But before we dig in, we must understand that we can all be overcomers. We can all choose to take the path of personal growth and reject our negative tendencies. We can choose to forgive even when we have been hurt repeatedly. We can choose to love, even when we have been hated. Jesus said on the cross,

“Father forgive them for they do not know what they are doing”. Luke 23:34

We can choose words of life and reject a carnal tendency that speaks words of destruction. By God’s grace we can all find the way to overcome and respond in love.

Now let’s take a look at Horseman number one, criticism.

Dr. Gottman makes a distinction between making a complaint and criticizing. A complaint focuses on a specific action like the trash not being taken out. “Why didn’t you take out the trash?” A complaint looks at the problem and asks for an explanation. More like data gathering without judgement.

Photo by Zdeslav Schreiber

Photo by Zdeslav Schreiber

On the other hand, criticism looks at the specific action but adds a character assault tothe complaint. “You didn’t take out the trash again like you said you would. What’s the matter with you? You always forget and have some lame excuse”.

Criticism attacks the character. It judges, then blames and demeans. Criticism can be extremely hurtful because it attacks the person. Yes, the trash wasn’t taken out on time and the person may have been wrong, neglectful, lazy, selfish, repeatedly forgetful, and defensive. But when we move from dealing with the problem itself to attacking the person, we put our relationship in danger. We move from being able to work on the problem with an eye to a positive solution to an attack on our spouse which is unloving and hurtful.

If you find that you are in a pattern of criticizing your spouse and not just lodging a complaint, you need to reflect on what you say and how you say it. You need to break the pattern and make a daily conscious choice to withhold critical remarks. Pray for a change of heart.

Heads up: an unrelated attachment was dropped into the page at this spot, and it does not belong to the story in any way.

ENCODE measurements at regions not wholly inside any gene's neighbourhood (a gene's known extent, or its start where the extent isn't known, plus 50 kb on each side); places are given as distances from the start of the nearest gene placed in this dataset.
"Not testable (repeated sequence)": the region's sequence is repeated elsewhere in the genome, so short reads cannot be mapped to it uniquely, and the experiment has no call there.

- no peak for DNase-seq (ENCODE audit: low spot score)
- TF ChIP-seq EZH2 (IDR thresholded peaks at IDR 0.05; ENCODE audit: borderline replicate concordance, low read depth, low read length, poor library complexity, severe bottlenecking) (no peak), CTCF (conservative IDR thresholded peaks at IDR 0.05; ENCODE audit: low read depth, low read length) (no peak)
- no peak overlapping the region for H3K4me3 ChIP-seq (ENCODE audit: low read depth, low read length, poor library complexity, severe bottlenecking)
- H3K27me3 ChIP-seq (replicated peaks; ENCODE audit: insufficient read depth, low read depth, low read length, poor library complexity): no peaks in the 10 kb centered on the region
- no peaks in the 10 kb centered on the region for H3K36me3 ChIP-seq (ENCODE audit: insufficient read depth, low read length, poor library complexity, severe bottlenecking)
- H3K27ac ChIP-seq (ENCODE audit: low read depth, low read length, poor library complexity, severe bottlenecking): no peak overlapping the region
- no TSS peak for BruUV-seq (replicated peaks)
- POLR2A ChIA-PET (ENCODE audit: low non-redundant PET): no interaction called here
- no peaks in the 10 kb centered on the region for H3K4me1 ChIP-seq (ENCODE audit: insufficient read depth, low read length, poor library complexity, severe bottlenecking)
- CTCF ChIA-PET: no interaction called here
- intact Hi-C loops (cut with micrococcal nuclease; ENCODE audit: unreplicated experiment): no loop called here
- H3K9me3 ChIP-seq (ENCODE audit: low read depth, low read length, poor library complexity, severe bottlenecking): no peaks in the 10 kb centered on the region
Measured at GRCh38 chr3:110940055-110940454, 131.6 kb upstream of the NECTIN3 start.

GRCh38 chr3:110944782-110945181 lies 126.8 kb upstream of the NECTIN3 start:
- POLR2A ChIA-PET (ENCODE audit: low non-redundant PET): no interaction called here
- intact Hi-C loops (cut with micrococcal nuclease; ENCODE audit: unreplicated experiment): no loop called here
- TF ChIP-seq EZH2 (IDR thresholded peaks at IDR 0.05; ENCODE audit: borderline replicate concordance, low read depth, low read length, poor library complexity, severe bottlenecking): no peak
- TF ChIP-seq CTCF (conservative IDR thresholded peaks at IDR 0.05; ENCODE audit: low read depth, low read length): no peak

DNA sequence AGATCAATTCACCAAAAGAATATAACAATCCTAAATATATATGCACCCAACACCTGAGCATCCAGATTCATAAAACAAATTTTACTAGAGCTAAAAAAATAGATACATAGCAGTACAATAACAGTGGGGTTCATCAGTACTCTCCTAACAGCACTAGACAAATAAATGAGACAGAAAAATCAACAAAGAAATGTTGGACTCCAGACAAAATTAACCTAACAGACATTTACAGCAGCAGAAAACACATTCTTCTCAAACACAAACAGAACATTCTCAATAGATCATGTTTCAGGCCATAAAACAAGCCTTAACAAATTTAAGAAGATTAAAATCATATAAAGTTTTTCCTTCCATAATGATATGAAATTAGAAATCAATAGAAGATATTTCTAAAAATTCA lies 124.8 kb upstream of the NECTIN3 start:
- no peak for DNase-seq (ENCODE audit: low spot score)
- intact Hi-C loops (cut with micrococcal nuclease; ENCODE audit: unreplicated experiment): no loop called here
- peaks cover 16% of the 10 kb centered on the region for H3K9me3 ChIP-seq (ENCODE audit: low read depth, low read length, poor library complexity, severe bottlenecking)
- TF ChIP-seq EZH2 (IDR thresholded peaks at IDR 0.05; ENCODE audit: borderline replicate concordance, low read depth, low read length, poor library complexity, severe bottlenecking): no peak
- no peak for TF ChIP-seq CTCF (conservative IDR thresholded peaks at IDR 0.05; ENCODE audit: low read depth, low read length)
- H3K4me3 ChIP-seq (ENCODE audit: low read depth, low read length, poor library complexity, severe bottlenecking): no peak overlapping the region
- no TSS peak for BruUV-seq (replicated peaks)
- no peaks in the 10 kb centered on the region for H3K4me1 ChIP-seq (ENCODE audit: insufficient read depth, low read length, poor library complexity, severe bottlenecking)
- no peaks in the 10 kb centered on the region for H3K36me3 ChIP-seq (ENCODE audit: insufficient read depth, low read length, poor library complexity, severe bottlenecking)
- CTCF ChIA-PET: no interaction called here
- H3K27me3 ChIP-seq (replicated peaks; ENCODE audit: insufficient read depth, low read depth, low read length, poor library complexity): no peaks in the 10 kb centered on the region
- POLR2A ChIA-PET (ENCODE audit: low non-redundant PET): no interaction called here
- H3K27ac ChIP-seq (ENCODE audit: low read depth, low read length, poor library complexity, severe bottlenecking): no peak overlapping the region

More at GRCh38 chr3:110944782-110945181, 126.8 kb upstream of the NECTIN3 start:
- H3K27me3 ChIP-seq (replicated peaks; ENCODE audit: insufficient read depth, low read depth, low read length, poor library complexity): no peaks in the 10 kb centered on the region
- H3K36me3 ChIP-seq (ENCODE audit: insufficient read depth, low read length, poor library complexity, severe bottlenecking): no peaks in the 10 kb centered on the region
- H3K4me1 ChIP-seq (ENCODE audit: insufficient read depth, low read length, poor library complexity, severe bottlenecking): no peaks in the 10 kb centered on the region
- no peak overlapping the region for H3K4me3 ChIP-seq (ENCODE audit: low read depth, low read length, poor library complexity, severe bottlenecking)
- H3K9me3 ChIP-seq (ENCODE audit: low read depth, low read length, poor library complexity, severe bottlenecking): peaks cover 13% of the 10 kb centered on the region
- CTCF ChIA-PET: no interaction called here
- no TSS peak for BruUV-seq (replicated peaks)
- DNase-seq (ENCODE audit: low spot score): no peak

Do not let any unwholesome talk come out of your mouths, but only what is helpful for building others up according to their needs, that it may benefit those who listen.

Ephesians 4:29

Need vs Wants

One of the great debates when discussing finances is how do we determine whether the item we’re considering is a need or a want?

This discussion has so many possible right answers because every situation is different. We  have a unique level of income relative to our debt and expenses. Usually our income is a set amount each month. We allocate about the same amount to bills every month and we have a certain amount left over after the bills have been paid. Some have nothing left over, largely because of accumulated debt. In either situation, we need to decide how to spend on items that are in the grey area.

 Michal Zacharzewski

Michal Zacharzewski

Do you really need that new widget? For example, many would have no issue saying their six year old, well maintained, dependable car “needs” to be replaced with a “new” car because it’s “old”. And we haven’t had a new car in years. Others would see the added expense of a new car as a definite “want” item.